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Friday, 05 June 2015 09:30

World Bank Projects $33bn Remittances To Africa

By Masahudu Ankiilu Kunateh

ACCRA, Ghana, June 05, 2015 (The Chronicle) -- Growth of remittances to the Sub-Saharan Africa region is projected to slow to 0.9 percent in 2015, amounting to $33 billion, according World Bank’s latest Migration and Development Brief.

It said Nigeria alone accounts for around two-thirds of total remittance inflows to the region, but its remittances are estimated to have remained flat in 2014, at roughly $21 billion. The regional growth in remittances in 2014 largely reflected strong growth in Kenya (10.7 percent), South Africa (7.1 percent) and Uganda (6.8 percent). The level of remittance dependency varies across countries.

 

Remittances in the Gambia, Lesotho, Liberia and Comoros equal about 20 percent of GDP in 2013, the latest available data. Remittance flows to the region are expected to pick up to $34 billion in 2016 and $36 billion in 2017.

 

In Somalia, concerns are rising about the impact on remittances due to “de-risking”– the closing of bank accounts of money transfer operators by correspondent banks fearing risks of money laundering and financial crime, the brief stated.

 

In line with the expected global economic recovery next year, the global flows of remittances are expected to accelerate by 4.1 percent in 2016, to reach an estimated $610 billion, rising to $636 billion in 2017. Remittance flows to developing countries are expected to recover in 2016 to reach $459 billion, rising to $479 billion in 2017.

 

The top five migrant destination countries continue to be the United States, Saudi Arabia, Germany, Russia and the United Arab Emirates (UAE). The top five remittance recipient countries, in terms of value of remittances, continue to be India, China, Philippines, Mexico and Nigeria.

 

The global average cost of sending $200 held steady at 8 percent of the value of the transaction, as of the last quarter of 2014. Despite its potential to lower costs, the use of mobile technology in cross-border transactions remains limited, due to the regulatory burden related to combating money laundering and terrorism financing, says the Brief.

 

International remittances sent via mobile technology accounted for less than 2 percent of remittance flows in 2013, according to the latest available data.

 

“Total remittances in 2014 reached $583 billion. This is more than double the ODA in the world. India received $70 billion, China $64 billion, the Philippines $28 billion. With new thinking these mega flows can be leveraged to finance development and infrastructure projects,” said Kaushik Basu, World Bank Chief Economist and Senior Vice President.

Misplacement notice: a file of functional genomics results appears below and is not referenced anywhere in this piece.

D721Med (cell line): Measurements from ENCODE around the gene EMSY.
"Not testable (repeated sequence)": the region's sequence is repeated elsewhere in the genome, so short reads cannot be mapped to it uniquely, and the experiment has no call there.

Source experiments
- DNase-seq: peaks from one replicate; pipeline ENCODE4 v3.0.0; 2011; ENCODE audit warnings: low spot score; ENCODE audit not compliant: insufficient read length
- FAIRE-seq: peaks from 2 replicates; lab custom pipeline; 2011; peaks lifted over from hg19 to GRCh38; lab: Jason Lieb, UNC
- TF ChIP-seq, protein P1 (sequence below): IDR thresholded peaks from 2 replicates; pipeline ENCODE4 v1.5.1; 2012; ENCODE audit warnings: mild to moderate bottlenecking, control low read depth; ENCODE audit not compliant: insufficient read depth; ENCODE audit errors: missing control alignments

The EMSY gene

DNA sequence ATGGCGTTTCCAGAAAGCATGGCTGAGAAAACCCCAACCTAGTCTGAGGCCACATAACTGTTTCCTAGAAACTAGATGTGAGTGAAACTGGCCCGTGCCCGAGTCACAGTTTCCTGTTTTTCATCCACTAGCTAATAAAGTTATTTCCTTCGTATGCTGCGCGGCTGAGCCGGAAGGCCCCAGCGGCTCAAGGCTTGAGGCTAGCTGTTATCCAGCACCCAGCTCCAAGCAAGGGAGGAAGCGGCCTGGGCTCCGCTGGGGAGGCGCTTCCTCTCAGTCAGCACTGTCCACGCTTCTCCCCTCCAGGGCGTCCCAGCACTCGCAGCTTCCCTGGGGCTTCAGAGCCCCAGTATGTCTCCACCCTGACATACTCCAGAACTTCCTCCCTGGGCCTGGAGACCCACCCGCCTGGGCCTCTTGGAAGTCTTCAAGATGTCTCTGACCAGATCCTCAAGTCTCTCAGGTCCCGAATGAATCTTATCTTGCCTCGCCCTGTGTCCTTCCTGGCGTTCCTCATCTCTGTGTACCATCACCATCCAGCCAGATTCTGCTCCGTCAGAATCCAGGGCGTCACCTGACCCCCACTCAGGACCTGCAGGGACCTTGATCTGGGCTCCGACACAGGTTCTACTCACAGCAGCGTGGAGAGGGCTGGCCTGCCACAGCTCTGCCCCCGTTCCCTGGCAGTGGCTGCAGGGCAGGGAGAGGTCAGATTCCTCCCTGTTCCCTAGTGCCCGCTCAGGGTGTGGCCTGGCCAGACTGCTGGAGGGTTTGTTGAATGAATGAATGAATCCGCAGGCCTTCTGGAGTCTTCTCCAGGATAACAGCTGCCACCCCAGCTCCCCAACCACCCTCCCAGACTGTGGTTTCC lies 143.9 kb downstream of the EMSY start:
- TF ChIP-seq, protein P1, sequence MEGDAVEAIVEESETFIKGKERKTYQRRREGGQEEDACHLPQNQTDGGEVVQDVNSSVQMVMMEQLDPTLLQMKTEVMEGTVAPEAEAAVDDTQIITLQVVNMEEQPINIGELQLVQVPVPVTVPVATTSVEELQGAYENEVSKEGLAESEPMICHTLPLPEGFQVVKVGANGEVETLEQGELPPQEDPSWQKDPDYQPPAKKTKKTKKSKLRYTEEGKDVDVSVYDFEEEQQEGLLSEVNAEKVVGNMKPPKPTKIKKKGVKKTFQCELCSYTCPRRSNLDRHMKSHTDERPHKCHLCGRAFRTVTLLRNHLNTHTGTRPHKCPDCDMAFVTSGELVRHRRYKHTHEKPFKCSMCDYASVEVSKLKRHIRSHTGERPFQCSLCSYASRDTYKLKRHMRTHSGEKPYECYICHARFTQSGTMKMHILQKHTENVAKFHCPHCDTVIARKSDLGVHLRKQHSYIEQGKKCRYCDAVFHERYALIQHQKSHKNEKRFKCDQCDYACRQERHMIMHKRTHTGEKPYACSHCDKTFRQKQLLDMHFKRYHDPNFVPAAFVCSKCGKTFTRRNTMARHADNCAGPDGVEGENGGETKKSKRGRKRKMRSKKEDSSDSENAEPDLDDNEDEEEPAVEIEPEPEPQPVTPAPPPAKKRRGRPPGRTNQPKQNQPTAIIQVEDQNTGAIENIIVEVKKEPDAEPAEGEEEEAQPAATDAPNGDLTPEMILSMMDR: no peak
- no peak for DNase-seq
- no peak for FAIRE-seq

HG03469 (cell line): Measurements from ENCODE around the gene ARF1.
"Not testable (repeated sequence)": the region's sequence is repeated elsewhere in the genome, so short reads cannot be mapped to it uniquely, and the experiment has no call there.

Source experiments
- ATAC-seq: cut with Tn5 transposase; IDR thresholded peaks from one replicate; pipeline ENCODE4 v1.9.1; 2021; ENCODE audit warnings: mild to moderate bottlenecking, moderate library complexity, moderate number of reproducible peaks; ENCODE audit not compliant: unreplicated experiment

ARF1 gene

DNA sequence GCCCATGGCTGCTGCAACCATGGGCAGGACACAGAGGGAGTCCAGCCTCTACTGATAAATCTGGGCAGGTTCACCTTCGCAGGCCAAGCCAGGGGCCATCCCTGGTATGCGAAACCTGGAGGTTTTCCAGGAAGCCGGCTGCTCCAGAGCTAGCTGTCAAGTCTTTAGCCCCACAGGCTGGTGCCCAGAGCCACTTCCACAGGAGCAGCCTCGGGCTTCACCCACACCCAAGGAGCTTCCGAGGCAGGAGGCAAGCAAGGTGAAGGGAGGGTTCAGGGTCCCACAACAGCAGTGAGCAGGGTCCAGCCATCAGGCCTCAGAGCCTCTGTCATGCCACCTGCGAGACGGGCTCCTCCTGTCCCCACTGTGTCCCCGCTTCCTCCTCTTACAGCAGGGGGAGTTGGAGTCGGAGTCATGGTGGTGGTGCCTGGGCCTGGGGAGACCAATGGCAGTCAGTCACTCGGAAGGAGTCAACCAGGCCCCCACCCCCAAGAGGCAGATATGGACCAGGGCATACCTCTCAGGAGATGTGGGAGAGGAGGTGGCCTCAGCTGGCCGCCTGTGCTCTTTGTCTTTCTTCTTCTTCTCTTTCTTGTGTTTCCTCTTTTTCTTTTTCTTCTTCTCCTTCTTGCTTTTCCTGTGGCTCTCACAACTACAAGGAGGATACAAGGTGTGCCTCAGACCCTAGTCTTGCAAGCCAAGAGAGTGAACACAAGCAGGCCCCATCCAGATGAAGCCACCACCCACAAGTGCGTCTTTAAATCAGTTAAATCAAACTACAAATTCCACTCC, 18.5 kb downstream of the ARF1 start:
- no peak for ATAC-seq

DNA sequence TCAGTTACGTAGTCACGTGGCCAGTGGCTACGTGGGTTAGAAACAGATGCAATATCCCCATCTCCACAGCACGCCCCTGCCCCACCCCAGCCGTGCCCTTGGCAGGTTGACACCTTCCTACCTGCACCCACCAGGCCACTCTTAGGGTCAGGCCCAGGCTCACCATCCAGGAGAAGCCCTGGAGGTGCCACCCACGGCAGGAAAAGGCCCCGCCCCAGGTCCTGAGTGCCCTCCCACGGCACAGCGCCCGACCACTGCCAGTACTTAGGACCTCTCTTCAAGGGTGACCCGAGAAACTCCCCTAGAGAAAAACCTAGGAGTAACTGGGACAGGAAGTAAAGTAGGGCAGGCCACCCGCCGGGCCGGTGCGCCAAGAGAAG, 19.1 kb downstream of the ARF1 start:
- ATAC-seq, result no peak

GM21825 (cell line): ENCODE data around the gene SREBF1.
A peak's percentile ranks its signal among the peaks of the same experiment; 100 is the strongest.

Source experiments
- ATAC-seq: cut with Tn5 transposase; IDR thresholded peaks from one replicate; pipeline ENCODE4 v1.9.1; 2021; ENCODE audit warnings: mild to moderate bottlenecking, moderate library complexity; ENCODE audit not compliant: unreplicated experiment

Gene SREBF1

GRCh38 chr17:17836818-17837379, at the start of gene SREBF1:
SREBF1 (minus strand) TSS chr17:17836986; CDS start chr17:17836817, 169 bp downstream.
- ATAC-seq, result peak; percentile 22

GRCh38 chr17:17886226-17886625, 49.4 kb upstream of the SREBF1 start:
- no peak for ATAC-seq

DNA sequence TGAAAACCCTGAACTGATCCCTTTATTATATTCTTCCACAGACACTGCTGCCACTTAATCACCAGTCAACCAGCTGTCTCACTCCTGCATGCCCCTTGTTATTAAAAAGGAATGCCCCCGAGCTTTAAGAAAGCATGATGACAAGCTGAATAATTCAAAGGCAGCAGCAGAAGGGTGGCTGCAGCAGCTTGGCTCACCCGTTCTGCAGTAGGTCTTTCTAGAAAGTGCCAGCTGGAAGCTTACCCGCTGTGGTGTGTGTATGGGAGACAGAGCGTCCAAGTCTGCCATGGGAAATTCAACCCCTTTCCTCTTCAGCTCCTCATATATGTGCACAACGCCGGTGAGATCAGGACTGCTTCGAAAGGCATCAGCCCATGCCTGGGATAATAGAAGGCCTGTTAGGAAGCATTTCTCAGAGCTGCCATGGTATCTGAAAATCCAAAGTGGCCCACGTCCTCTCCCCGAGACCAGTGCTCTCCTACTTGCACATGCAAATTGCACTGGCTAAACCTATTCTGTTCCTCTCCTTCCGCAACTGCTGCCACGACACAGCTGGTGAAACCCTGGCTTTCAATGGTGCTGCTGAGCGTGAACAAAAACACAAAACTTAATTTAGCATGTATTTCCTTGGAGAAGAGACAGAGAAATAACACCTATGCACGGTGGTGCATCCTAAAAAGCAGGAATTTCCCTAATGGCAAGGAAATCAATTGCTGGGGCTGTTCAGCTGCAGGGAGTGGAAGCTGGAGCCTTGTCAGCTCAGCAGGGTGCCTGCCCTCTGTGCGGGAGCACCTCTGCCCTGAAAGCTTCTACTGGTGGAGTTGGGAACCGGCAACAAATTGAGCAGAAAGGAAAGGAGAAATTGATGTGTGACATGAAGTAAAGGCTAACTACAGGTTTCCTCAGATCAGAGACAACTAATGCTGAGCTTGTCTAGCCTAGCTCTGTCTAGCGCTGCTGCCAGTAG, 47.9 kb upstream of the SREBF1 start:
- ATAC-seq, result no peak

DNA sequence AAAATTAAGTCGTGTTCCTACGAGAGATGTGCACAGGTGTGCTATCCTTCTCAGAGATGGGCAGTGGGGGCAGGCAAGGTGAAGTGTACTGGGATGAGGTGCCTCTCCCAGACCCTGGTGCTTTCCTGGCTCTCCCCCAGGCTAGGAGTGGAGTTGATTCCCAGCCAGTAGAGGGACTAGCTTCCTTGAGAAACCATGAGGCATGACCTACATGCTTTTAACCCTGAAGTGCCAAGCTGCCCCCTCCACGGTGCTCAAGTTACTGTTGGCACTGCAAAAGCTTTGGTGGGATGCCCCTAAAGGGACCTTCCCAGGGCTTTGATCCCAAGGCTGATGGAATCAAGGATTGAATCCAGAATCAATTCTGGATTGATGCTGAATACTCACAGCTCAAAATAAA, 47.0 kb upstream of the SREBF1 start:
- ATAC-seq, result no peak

He pointed out, “Israel and India have shown how macro liquidity crises can be managed by tapping into the wealth of diaspora communities. Mexican migrants have boosted the construction sector. Tajikistan manages to nearly double its consumption by using remittance money. Migrants and remittances are clearly major players in today’s global economy.”

 

“The moderation in the growth of remittances will be hard on many poor people. The affected countries may have to consider creative ways of smoothing the shock. Fortunately, migration and remittances can be leveraged for innovative financing,” said Dilip Ratha, Lead Economist, Migration and Remittances, at the World Bank’s Development Prospects Group and Head of the Global Knowledge Partnership on Migration and Development (KNOMAD).

 

“As to long-term financing needs for the Post-2015 Development Goals, I would love to see a bullet train system in India, an international airport in Nigeria, another Suez Canal in Egypt, a hydro-project in Pakistan, a community development program in the Philippines, all financed by mobilizing the power of remittances and diaspora savings.”

 

Commenting on the brief, Alix Murphy, Senior Mobile Analyst at WorldRemit, a leading online service that lets people send money to friends and family in other countries told Itnewsgha that “Mobile Money will play a pivotal role in global remittances, helping to reduce fees, improve speed and convenience for users.”

 

Most importantly, Mobile Money is a key enabler of financial inclusion. There are currently two and a half billion unbanked people in the world i.e. without a bank account. One billion of these people already have access to a mobile phone and so a potential means of accessing financial services.

 

“Make no mistake – for many people in the world, Mobile Money will be their main or only means of accessing financial services. That’s why WorldRemit has worked hard to connect to more Mobile Money services than any other money transfer firm.” (END)

 

 
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